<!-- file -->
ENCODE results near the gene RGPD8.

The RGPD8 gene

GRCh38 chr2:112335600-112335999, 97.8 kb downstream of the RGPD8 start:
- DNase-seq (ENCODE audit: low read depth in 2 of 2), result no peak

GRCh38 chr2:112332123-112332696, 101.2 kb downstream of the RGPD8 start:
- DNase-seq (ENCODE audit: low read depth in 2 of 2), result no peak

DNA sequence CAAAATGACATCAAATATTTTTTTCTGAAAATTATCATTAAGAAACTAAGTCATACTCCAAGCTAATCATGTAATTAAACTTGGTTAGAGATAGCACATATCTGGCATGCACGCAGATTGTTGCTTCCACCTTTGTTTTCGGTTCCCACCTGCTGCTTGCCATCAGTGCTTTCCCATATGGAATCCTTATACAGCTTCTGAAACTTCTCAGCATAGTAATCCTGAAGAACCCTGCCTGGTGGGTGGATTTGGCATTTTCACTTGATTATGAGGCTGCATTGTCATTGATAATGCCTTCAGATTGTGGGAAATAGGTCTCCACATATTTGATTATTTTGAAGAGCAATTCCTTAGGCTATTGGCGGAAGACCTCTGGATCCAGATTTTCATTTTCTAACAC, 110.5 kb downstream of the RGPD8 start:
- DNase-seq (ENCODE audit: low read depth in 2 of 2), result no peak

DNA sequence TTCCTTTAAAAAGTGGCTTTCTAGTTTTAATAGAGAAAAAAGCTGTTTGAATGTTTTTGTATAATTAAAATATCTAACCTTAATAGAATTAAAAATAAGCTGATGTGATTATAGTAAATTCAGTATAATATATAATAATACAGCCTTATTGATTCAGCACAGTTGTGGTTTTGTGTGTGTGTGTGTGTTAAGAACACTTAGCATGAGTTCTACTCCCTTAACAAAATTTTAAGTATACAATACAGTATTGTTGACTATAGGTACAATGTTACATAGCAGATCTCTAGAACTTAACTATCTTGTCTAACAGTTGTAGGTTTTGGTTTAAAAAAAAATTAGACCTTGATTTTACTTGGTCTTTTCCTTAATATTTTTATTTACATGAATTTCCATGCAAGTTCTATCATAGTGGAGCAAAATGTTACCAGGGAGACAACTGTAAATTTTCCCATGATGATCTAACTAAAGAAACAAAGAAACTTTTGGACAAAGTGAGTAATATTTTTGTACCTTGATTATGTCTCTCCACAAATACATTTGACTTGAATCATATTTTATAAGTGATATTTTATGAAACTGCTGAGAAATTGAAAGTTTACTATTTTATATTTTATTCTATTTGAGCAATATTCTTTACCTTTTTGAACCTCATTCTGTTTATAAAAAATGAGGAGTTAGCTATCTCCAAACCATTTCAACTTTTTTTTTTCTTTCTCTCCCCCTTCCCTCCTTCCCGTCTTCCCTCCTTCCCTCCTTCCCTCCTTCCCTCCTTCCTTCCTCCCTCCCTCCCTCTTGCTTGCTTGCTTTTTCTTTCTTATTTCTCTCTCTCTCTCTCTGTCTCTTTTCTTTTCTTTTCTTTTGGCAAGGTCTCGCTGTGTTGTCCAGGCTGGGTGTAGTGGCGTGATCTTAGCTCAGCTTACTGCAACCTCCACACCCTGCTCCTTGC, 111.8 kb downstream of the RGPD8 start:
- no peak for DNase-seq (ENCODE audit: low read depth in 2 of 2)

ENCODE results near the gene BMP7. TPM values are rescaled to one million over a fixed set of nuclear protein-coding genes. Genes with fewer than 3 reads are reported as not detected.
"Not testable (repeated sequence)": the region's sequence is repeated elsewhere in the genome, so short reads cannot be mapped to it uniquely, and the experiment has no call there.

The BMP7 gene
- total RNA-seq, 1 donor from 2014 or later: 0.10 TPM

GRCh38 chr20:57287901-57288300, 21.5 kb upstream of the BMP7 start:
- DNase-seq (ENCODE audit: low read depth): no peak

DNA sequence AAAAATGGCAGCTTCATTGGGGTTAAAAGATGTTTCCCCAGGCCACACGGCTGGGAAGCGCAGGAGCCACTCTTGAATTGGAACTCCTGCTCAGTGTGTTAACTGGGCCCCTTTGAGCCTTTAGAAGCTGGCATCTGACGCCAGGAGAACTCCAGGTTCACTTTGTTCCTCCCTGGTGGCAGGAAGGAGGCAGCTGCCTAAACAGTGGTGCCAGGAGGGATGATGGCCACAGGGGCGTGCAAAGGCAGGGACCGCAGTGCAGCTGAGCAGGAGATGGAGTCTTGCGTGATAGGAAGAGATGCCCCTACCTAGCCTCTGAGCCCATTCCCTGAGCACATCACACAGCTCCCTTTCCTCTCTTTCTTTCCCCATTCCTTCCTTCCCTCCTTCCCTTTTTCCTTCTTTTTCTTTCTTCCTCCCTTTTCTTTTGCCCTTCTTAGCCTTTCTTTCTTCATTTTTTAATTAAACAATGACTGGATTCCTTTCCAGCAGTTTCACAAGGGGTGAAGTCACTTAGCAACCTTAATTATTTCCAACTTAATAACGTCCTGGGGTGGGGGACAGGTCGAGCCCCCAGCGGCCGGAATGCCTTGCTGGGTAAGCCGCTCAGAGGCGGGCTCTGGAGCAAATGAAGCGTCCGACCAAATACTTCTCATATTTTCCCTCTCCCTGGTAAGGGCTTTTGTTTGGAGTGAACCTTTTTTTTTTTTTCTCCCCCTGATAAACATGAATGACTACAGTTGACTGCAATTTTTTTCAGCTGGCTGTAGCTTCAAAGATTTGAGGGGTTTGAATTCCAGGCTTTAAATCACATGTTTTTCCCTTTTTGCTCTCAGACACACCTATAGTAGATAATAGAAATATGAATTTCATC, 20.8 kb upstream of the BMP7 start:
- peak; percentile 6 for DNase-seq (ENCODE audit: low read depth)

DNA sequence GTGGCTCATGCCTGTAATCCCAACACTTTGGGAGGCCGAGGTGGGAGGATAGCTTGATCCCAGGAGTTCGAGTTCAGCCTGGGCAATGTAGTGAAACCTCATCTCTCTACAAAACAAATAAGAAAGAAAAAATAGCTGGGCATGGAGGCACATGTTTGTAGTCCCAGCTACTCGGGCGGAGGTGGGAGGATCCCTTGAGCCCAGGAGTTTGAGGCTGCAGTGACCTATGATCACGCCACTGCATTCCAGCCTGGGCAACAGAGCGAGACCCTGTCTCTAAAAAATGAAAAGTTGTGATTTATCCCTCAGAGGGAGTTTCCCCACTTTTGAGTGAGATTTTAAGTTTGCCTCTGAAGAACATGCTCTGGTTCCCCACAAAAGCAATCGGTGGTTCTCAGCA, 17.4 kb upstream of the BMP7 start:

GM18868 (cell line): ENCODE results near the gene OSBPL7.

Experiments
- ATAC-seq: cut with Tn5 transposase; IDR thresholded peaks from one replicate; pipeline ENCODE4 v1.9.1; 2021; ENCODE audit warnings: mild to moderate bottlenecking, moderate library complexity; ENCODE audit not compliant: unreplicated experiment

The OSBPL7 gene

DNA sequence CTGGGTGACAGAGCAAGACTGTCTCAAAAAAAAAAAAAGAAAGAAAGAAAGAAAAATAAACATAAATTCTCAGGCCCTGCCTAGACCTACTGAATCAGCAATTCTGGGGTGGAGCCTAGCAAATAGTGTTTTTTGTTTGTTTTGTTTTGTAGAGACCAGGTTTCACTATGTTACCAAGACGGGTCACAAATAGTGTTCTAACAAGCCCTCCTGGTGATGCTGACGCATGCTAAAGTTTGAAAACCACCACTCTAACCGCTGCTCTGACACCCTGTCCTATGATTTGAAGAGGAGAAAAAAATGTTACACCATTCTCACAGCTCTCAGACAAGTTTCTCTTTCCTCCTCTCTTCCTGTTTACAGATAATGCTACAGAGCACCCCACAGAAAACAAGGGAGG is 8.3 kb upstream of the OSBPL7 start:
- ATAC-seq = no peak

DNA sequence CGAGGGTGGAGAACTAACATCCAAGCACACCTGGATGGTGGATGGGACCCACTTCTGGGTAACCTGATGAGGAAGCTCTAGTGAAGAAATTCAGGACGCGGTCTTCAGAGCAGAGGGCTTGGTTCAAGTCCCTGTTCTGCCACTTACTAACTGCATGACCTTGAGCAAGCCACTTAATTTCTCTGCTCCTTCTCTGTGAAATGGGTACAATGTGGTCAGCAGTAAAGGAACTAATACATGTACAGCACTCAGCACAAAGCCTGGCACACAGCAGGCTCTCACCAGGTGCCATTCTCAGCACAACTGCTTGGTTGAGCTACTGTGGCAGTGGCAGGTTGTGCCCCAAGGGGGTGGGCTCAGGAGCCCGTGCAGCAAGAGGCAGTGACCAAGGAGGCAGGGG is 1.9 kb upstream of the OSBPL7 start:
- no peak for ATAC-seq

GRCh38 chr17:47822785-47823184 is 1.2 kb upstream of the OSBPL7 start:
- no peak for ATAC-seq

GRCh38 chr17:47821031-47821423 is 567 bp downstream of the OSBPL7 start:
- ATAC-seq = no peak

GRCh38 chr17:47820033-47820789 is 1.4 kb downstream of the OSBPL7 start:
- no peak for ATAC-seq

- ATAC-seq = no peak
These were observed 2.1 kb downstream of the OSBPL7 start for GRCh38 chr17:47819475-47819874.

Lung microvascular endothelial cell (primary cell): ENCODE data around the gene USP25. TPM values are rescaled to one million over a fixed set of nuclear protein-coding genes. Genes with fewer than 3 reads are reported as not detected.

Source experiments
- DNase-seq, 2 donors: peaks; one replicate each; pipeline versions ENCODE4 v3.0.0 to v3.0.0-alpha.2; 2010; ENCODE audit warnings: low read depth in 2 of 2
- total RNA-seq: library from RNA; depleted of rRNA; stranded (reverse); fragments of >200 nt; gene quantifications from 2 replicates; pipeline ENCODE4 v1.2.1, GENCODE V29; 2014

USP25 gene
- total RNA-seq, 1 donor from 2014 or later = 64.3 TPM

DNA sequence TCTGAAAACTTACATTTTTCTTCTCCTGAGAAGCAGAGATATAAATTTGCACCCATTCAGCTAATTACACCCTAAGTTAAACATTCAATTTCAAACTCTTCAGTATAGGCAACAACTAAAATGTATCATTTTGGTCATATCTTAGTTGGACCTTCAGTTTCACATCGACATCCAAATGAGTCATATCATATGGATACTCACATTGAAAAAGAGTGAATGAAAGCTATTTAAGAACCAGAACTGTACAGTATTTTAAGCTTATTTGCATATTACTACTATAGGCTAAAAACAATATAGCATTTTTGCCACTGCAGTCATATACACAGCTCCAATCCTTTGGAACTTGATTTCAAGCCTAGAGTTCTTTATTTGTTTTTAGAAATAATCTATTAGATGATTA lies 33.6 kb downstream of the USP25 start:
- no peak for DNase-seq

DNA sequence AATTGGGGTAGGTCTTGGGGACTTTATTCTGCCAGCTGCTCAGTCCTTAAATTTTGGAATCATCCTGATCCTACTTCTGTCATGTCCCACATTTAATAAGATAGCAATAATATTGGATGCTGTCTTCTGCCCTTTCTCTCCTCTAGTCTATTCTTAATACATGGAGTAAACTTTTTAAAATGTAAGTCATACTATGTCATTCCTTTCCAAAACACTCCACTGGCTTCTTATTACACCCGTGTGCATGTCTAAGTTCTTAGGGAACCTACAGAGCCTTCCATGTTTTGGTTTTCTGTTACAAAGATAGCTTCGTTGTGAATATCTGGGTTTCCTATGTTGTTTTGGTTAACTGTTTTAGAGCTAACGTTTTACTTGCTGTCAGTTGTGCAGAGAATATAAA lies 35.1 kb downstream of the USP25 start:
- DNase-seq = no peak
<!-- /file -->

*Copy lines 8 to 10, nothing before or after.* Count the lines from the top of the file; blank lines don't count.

- DNase-seq (ENCODE audit: low read depth in 2 of 2), result no peak

DNA sequence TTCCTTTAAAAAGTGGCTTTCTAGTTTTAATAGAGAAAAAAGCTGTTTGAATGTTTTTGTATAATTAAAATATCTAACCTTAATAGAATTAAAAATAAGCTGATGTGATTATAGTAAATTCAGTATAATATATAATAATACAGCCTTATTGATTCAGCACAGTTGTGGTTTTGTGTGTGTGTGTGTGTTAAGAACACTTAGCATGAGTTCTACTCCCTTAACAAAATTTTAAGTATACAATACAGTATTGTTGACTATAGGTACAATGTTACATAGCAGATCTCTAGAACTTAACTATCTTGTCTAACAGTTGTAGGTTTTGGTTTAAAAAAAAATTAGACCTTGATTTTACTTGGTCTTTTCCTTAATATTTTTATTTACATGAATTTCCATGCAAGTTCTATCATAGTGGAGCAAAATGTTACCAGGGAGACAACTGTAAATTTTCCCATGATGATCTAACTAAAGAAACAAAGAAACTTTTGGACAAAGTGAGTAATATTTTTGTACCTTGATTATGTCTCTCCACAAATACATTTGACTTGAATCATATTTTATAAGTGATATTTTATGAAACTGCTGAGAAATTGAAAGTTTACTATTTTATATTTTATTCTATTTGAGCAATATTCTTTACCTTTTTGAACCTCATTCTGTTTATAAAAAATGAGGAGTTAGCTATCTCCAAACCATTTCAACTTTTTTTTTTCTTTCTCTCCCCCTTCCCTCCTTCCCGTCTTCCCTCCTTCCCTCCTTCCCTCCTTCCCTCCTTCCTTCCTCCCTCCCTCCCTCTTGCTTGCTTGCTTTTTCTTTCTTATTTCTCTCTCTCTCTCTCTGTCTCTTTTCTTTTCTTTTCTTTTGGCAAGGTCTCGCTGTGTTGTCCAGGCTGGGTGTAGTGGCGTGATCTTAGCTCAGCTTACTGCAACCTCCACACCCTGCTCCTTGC, 111.8 kb downstream of the RGPD8 start:
- no peak for DNase-seq (ENCODE audit: low read depth in 2 of 2)